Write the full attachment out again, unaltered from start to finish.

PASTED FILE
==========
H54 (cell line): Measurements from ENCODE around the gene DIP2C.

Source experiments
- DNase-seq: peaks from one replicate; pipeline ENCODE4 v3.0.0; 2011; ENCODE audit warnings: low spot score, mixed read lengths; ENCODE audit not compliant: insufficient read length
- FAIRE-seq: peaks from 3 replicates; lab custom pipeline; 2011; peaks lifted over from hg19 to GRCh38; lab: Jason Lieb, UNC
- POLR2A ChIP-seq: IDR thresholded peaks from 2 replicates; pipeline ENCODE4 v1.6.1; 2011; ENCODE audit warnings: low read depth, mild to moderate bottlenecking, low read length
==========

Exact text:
H54 (cell line): Measurements from ENCODE around the gene DIP2C.

Source experiments
- DNase-seq: peaks from one replicate; pipeline ENCODE4 v3.0.0; 2011; ENCODE audit warnings: low spot score, mixed read lengths; ENCODE audit not compliant: insufficient read length
- FAIRE-seq: peaks from 3 replicates; lab custom pipeline; 2011; peaks lifted over from hg19 to GRCh38; lab: Jason Lieb, UNC
- POLR2A ChIP-seq: IDR thresholded peaks from 2 replicates; pipeline ENCODE4 v1.6.1; 2011; ENCODE audit warnings: low read depth, mild to moderate bottlenecking, low read length